July 16, 2020

Gaining Solid Financial Value from Analytics, AI and Automation

CSPs are not yet taking full advantage of the benefits of projects that can lower costs while improving productivity.

The telecommunications industry is not immune from the security breaches that make the news on a regular basis. Multiple databases and repositories store sensitive customer and network data, and while that information is critical to operators for generating tailored services and crafting a better customer experience, it’s also highly coveted by more nefarious entities.

Much has been written about the opportunity for analytics, AI and automation to reduce costs and boost telco revenues. When considering the total financial opportunity of these new technologies, around 65% of the potential value will come from projects in the network, OSS and BSS functions, while nearly half of that will come from the deployment of SDN/NFV where the financial value to the telco is intrinsically linked to the use of machine learning to manage the new levels of complexity. It is estimated that a handful of the most advanced operators have achieved one-third of this total potential value.

Projects that offer the most immediate benefit:

  • Reduce OPEX spend on the network (e.g. power, base station rental, upgrades)
  • Reduce CAPEX spend by optimizing the deployment of the network or enabling the reuse of equipment
  • Increase productivity or replace headcount in large teams (e.g. field services, NOC)

Projects that have less value either bring benefits only to smaller teams (network planning teams or those involved in service design) or have activities within them that require sophisticated algorithms to be developed due to difficult problems.

The rows of the following diagram show five different types of analytics, AI and automation projects within the network, OSS and BSS. The color coding demonstrates high, medium or low value from projects of each type.

Complex Data
In the network management box, analytics and machine learning are used to understand large, mostly structured data sets, providing a new understanding of the network, finding previously unknown problems, diagnosing complex underlying issues and prescribing resolutions. In assurance, existing systems are moved from mainly descriptive analytics towards trialing small automations. Full self-healing networks remain some time away because of their need for multidomain service orchestration.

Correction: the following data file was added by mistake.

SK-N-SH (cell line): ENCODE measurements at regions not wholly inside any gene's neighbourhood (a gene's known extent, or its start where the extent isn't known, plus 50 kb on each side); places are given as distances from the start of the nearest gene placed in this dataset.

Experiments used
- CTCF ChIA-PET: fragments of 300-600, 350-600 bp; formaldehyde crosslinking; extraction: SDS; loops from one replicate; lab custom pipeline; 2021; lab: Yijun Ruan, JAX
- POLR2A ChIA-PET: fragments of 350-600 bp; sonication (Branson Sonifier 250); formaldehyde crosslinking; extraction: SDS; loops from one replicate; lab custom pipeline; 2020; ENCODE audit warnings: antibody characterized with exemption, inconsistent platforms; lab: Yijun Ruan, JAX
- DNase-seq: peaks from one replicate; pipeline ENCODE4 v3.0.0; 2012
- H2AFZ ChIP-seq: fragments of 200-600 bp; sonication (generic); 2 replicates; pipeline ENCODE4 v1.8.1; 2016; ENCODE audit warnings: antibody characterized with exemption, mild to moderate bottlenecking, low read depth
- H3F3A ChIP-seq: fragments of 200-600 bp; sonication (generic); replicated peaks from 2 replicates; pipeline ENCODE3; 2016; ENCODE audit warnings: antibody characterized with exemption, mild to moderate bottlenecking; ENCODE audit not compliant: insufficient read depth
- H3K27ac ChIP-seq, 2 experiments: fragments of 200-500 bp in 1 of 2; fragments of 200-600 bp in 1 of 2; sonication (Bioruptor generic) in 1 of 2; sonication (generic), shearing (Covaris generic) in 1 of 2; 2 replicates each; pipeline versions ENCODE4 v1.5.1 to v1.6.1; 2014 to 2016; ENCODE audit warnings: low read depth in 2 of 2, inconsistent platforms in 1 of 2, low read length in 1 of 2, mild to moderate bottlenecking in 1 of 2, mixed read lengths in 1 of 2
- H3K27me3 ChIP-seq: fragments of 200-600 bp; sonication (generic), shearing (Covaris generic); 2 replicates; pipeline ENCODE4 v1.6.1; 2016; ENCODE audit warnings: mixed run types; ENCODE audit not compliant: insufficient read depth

Processes
Robotic Process Automation (RPA) and the beginnings of more “intelligent” automation enable better decision making, orchestration and task completion within telco processes. RPA-based automation has been seen in order handling, trouble ticketing and the service desk for the last few years. However, machine learning has now been deployed within use cases such as automated troubleshooting on the technical service desk where it automatically processes data from multiple sources and diagnoses issues. 

Planning
Analytics and machine learning will increasingly be used to solve a range of forecasting and optimization problems. However, bespoke algorithms are currently needed for individual problems, and the business case for creating algorithms for every problem—or to enable full automation—may well not be viable.

Human-machine Interactions
AI solutions such as natural language processing and text analytics are used to understand human intent or sentiment, such as with operational chat bots providing information to employees from network systems.

AI Point Solutions
This row captures individual AI solutions that have specialized uses within a telco. In this part of the organization, drones inspect equipment on cell towers, both for routine maintenance and emergency scenarios. Also, immersive technology enables field service teams to see instructions and remote experts to see what the technician is viewing so that they can provide help in real time.

Finding the Best Investments
When calculating the financial benefits of analytics, AI and automation for telcos, it becomes clear that certain types of use cases offer good “problems” for these technologies to solve. For example, a use case that has large datasets that change rapidly may benefit from machine learning in place of existing rule-based analytics. However, the fact that the use case provides a good problem does not automatically mean good return on investment, so consider the realistic potential for increased revenue or decreased headcount and investment before embarking.

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